Tertullian and the Rise of Religious Freedom
The Russell Kirk Center - The University Bookman
The conventional history of religious freedom in the West, the one most of us have heard since high school, portrays Christians as implacable foes. Convinced of their righteousness and addicted to state power, the story goes, Christians opposed religious freedom for centuries, until Enlightenment figures like Locke, Jefferson, and Madison overcame them by force of rational argument. The Enlightenment forced religious freedom on Christians, who endorsed the concept only reluctantly, and only after they had exhausted themselves in generations of intra-Christian slaughter. Christians endorsed religious freedom more or less strategically, as a mechanism for preserving themselves after their intellectual opponents had successfully carried the day.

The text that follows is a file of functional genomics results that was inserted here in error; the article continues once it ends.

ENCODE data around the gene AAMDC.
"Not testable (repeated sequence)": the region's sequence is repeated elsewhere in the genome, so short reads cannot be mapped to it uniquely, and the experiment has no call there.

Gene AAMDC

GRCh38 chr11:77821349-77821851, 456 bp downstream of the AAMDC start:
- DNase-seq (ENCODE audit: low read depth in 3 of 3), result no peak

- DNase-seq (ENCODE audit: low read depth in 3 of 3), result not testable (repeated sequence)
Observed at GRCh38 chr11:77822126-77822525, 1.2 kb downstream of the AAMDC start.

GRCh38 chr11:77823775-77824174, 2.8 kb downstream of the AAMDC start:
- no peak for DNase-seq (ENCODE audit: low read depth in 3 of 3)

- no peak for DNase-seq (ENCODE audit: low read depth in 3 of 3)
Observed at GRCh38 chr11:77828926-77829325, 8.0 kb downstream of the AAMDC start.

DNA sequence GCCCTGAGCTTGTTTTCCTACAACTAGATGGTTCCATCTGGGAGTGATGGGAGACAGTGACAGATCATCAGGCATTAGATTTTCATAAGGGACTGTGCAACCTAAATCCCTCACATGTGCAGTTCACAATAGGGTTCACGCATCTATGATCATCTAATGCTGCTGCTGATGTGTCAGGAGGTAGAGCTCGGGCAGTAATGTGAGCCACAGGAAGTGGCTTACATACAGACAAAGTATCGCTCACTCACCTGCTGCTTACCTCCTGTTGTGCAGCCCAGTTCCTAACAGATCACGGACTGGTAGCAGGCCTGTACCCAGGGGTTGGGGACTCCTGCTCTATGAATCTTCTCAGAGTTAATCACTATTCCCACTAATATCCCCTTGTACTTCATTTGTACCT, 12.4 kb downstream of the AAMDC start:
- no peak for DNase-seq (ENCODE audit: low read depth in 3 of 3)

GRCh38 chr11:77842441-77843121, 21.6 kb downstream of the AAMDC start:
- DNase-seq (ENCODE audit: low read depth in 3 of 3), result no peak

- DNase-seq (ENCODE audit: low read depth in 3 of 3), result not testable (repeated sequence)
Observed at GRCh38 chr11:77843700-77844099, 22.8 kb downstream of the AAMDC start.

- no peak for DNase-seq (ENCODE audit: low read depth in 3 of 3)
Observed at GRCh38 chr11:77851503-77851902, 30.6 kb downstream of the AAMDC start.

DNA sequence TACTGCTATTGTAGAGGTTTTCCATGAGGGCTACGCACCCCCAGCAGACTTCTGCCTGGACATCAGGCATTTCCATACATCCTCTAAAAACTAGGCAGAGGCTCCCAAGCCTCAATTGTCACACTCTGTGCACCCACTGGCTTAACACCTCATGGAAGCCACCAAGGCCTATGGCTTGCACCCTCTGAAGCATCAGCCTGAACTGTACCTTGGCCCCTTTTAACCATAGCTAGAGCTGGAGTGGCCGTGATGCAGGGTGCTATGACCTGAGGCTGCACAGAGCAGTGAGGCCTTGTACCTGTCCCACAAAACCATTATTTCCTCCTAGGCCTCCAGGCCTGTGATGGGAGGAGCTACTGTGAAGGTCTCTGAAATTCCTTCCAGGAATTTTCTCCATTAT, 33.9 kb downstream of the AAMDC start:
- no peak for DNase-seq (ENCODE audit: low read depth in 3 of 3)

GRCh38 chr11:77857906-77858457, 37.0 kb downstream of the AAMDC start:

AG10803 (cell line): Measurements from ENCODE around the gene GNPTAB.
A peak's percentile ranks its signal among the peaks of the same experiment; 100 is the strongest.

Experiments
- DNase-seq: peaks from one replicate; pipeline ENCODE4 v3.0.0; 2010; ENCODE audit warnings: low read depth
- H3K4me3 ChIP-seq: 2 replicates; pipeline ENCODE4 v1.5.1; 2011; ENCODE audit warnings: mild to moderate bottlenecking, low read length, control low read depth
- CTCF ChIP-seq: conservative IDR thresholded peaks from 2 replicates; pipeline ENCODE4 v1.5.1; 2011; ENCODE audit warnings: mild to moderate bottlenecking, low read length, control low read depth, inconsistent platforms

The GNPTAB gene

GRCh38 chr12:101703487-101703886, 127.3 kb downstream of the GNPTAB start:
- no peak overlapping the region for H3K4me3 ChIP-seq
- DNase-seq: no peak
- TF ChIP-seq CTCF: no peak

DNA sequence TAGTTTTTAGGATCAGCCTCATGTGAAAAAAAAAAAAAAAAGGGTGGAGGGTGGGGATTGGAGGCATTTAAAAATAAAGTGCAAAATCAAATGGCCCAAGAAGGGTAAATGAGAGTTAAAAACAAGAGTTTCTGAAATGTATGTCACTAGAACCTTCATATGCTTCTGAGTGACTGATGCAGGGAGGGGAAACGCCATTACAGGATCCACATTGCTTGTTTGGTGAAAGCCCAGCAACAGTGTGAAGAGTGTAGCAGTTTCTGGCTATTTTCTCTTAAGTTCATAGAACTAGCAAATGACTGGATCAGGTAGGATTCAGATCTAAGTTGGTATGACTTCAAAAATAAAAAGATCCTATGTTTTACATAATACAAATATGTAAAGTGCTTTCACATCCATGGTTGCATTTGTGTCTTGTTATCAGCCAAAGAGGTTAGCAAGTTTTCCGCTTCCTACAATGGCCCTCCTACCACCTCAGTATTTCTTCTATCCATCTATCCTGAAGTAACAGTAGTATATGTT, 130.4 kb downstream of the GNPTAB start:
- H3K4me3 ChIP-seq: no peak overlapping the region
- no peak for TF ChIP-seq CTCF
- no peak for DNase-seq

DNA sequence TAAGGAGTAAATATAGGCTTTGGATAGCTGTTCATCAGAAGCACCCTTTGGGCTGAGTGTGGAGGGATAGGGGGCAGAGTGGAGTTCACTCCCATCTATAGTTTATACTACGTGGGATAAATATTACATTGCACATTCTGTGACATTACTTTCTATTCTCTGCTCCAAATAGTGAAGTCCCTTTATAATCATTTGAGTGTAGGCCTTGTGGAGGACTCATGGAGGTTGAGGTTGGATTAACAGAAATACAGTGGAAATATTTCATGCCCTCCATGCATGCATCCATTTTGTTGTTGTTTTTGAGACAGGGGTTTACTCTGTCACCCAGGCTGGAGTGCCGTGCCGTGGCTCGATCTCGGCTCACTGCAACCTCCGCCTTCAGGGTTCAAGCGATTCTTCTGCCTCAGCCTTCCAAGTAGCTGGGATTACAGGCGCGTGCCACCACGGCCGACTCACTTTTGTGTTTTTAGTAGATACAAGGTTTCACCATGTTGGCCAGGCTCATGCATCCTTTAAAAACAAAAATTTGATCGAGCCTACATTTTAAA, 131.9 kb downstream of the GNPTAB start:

Like most conventional histories, this one contains a lot of truth. But it also contains many simplifications and distortions. In his helpful new book, Liberty in the Things of God: The Christian Origins of Religious Freedom, Robert Louis Wilken corrects the record. (Full disclosure: Professor Wilken presented a draft of Liberty in the Things of God in a colloquium our Center for Law and Religion sponsors at St. John’s University). Wilken is one of the greatest historians of Christianity living today, and in this short book, which he calls “an historical essay” rather than “a complete history,” he convincingly demonstrates why we should not understand the rise of religious freedom simply as a defeat of Christian ideas. The real story is more complicated.